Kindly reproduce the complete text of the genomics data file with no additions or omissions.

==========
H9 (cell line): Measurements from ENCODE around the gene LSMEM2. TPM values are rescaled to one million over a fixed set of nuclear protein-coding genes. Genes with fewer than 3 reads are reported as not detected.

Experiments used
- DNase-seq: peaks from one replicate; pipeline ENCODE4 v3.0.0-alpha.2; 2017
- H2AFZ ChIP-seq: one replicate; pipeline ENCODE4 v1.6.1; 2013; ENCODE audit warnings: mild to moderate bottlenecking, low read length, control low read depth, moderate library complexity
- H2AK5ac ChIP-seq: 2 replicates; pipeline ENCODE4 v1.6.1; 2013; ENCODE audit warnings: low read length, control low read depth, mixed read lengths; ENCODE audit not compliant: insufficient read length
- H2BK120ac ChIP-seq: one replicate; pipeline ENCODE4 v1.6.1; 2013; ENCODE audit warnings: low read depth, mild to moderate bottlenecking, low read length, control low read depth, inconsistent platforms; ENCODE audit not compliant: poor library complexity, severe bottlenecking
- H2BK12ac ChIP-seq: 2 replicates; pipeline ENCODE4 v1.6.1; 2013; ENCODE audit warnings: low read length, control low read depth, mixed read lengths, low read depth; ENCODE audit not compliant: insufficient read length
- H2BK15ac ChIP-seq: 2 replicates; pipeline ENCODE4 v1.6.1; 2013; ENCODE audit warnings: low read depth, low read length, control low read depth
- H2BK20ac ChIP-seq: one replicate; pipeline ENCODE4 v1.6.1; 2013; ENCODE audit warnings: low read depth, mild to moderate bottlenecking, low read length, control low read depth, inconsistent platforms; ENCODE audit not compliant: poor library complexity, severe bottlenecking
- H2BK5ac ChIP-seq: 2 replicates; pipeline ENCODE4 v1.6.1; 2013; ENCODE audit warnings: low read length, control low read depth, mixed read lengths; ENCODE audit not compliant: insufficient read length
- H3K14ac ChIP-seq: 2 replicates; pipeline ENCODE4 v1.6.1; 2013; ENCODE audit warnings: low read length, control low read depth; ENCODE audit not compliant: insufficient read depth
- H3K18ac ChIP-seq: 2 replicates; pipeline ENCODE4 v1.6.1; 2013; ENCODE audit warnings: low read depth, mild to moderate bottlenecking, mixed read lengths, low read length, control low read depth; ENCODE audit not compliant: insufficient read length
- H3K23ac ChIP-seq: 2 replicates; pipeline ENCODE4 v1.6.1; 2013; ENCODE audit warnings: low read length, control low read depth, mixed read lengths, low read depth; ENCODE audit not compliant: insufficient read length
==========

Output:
H9 (cell line): Measurements from ENCODE around the gene LSMEM2. TPM values are rescaled to one million over a fixed set of nuclear protein-coding genes. Genes with fewer than 3 reads are reported as not detected.

Experiments used
- DNase-seq: peaks from one replicate; pipeline ENCODE4 v3.0.0-alpha.2; 2017
- H2AFZ ChIP-seq: one replicate; pipeline ENCODE4 v1.6.1; 2013; ENCODE audit warnings: mild to moderate bottlenecking, low read length, control low read depth, moderate library complexity
- H2AK5ac ChIP-seq: 2 replicates; pipeline ENCODE4 v1.6.1; 2013; ENCODE audit warnings: low read length, control low read depth, mixed read lengths; ENCODE audit not compliant: insufficient read length
- H2BK120ac ChIP-seq: one replicate; pipeline ENCODE4 v1.6.1; 2013; ENCODE audit warnings: low read depth, mild to moderate bottlenecking, low read length, control low read depth, inconsistent platforms; ENCODE audit not compliant: poor library complexity, severe bottlenecking
- H2BK12ac ChIP-seq: 2 replicates; pipeline ENCODE4 v1.6.1; 2013; ENCODE audit warnings: low read length, control low read depth, mixed read lengths, low read depth; ENCODE audit not compliant: insufficient read length
- H2BK15ac ChIP-seq: 2 replicates; pipeline ENCODE4 v1.6.1; 2013; ENCODE audit warnings: low read depth, low read length, control low read depth
- H2BK20ac ChIP-seq: one replicate; pipeline ENCODE4 v1.6.1; 2013; ENCODE audit warnings: low read depth, mild to moderate bottlenecking, low read length, control low read depth, inconsistent platforms; ENCODE audit not compliant: poor library complexity, severe bottlenecking
- H2BK5ac ChIP-seq: 2 replicates; pipeline ENCODE4 v1.6.1; 2013; ENCODE audit warnings: low read length, control low read depth, mixed read lengths; ENCODE audit not compliant: insufficient read length
- H3K14ac ChIP-seq: 2 replicates; pipeline ENCODE4 v1.6.1; 2013; ENCODE audit warnings: low read length, control low read depth; ENCODE audit not compliant: insufficient read depth
- H3K18ac ChIP-seq: 2 replicates; pipeline ENCODE4 v1.6.1; 2013; ENCODE audit warnings: low read depth, mild to moderate bottlenecking, mixed read lengths, low read length, control low read depth; ENCODE audit not compliant: insufficient read length
- H3K23ac ChIP-seq: 2 replicates; pipeline ENCODE4 v1.6.1; 2013; ENCODE audit warnings: low read length, control low read depth, mixed read lengths, low read depth; ENCODE audit not compliant: insufficient read length